An investigation reveals more than one hundred districts do not have courts and attorney general office.
Extensive interviews with local officials across the country indicate this is mostly due to a lack of buildings or security concerns.
Courts and the Attorney General Office (AGO) are not working in 111 of Afghanistan’s 364 districts. Barring Badakhshan, Killid has interviewed local administrators in 33 provinces to find that the judges and prosecutors are only able to conduct their business in the provincial capitals and people seeking justice have to make the journey there from their villages.
Only a few provinces – Kabul, Panjsher, Badghis, Parwan, Takhar, Samangan and Nimroz – made the grade with functioning courts and AGO’s in all districts.
The provinces that were investigated include Ghazni, Maidan Wardak, Zabul, Paktia, Paktika, Kandahar, Helmand, Farah, Uruzgan, Herat, Khost, Logar, Nooristan, Kunar, Laghman, Nangarhar, Kunduz, Jowzjan, Sar-e-pol, Ghor, Faryab, Baghlan, Daikundi, Kapisa, Balkh and Bamyan.
Killid tried to get the views of the Supreme Court and AGOs but despite promises to speak no one ever showed up for interviews. A closer scrutiny of some provinces:
The province is divided into 18 districts but the courts and AGOs are active only in six. Mohammad Aref Noori, spokesperson to the governor, says, “The district of Nawa is under the control of Taliban for the last 13 years.”
The province has 18 districts but there are signs of courts and AGOs in only 10 districts. Abdul Tawab, head of Court of Appeal, Paktika, says, “The courts and attorney general offices are inactive in Barmal, Naka, Mata Khan, Sarawza, Oman, Waza Khwa, Gumal and Worma.”
The province has 10 districts but the courts and attorney general offices are active only in three. Salam Sial, spokesperson for the governor, says that Shahr Safa, Shah Joy and Shinkai are the districts that judges and prosecutors are present in. “Neither courts nor AGOs exist in the rest of the districts due to security problems,” he adds.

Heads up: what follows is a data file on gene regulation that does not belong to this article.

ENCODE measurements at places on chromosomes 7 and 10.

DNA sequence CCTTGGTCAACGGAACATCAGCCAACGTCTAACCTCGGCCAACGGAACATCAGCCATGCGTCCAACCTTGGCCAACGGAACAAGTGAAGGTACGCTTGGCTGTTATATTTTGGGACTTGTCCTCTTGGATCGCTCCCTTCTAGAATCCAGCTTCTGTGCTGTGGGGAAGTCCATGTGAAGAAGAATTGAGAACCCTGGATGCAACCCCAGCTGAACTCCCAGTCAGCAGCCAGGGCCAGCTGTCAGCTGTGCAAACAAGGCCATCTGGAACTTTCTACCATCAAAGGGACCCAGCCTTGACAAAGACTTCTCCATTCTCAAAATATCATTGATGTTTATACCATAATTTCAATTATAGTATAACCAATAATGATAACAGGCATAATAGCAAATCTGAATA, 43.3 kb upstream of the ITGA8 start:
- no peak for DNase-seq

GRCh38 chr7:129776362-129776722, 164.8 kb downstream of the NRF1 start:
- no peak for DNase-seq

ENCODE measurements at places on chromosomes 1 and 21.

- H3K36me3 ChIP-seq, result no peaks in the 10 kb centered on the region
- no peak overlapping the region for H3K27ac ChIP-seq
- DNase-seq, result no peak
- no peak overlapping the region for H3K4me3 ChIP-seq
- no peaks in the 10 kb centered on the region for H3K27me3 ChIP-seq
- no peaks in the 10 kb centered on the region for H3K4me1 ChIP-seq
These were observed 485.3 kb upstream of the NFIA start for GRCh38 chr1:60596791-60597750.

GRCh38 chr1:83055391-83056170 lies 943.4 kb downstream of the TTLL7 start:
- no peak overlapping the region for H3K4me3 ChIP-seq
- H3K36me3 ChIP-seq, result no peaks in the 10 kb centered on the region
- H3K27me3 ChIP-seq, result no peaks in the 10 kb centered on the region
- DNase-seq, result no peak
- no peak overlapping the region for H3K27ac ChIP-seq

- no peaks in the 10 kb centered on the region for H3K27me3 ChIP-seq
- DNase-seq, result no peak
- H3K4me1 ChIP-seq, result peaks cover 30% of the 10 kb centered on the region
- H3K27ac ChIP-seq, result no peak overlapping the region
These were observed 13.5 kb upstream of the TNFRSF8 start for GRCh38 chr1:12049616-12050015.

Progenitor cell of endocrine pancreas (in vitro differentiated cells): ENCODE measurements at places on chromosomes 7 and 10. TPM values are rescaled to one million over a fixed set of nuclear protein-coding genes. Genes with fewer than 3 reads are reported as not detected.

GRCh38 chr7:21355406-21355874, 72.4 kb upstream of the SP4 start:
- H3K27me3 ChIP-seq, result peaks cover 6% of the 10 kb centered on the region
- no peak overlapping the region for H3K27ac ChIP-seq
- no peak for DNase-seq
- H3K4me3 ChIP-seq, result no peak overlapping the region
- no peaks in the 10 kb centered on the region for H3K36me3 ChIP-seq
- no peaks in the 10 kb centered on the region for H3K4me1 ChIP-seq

Of the province’s 17 districts, there is no sign of either courts or AGOs in seven. Hanan Munib, an adviser to the governor, says, “The courts and AGOs are active in 10 districts.”
Two of the province’s 10 districts – Darzab and Khushtepa – are under the control of armed opponents of the government. Mohammad Reza Ghafoori, spokesperson for the provincial governor, says, “Justice and judicial centres are not active in the two districts.”
The province has seven administrative units including the centre but the district of Kohistanat is under the control of armed opponents of the government for the last two years. Zabihullah Amani, spokesperson for the governor, says, “The courts and AGOs are active in the rest of the districts.”
The province is divided into 15 districts but it is only Keshk Kuhna and Shindand districts that the affairs of the courts and AGOs are conducted in the provincial capital. This was confirmed by Jailani Farhad in an interview.
The province has 9 districts but the activities of courts and AGOs are not available in four districts. Abdul Hai Khatibi, spokesperson for the governor says, “The districts of Taiwara, Pasaband, Shahrak and Charsada are districts where the courts and AGOs offices are closed due to security problems.”
The province has 13 districts. However, the judges and prosecutors of the districts of Khanshin, Marja, Sangin, Baghran, Dishow and Nawzad perform their duties in the provincial capital. Omar Zawak, the governor’s spokesperson, told Killid.
The activities of courts and AGOs are not seen in four out of 14 districts of Balkh province. Munir Ahmad Farhad, provincial spokesperson, says, “The activities of courts and AGOs Shortepa, Kaldar, Kushenda and Razi are performed in the provincial capital due to lack buildings.”
The province is divided in six districts. Saighan district does not have a court and AGO as there is no building, says Sarwar Ali Srosh, head of the appeal court.
The province has 12 districts and five do not have a court and AGO. The judges and attorney general of Spera, Sabari, Gurbuz, Zazi Maidan and Trizi are working out of the provincial capital.
This large province is divided into 21 districts. Ataullah Khoogiani, spokesperson to the governor, says the courts and AGOs in three districts are crippled by the security problems. The districts are Pachiragam, Hesarak and Sherzad.
Of the province’s 14 districts, two – Chapa Dara and Ghazi Abad – do not have justice and judicial institutions. The governor’s deputy spokesperson spoke to Killid in an interview.
Of the province’s eight districts, the court and AG’s office of two districts functions out of the provincial capital. Hafez Abdul Qayoom, governor of Nuristan, has identified the two districts as Kamdesh and Bargmatal.
The province has five districts and the court and AGO of only one district is functioning. Sarhadi Zwak, the provincial spokesperson, says, the “court and AGO is active only in Alishang district.”
Only three out of the province’s nine districts is active. Nematullah Timori, the acting speaker of the governor say, “The courts and attorney general offices are not active in six districts including three newly established districts and their affairs are performed in the centre (provincial capital).”
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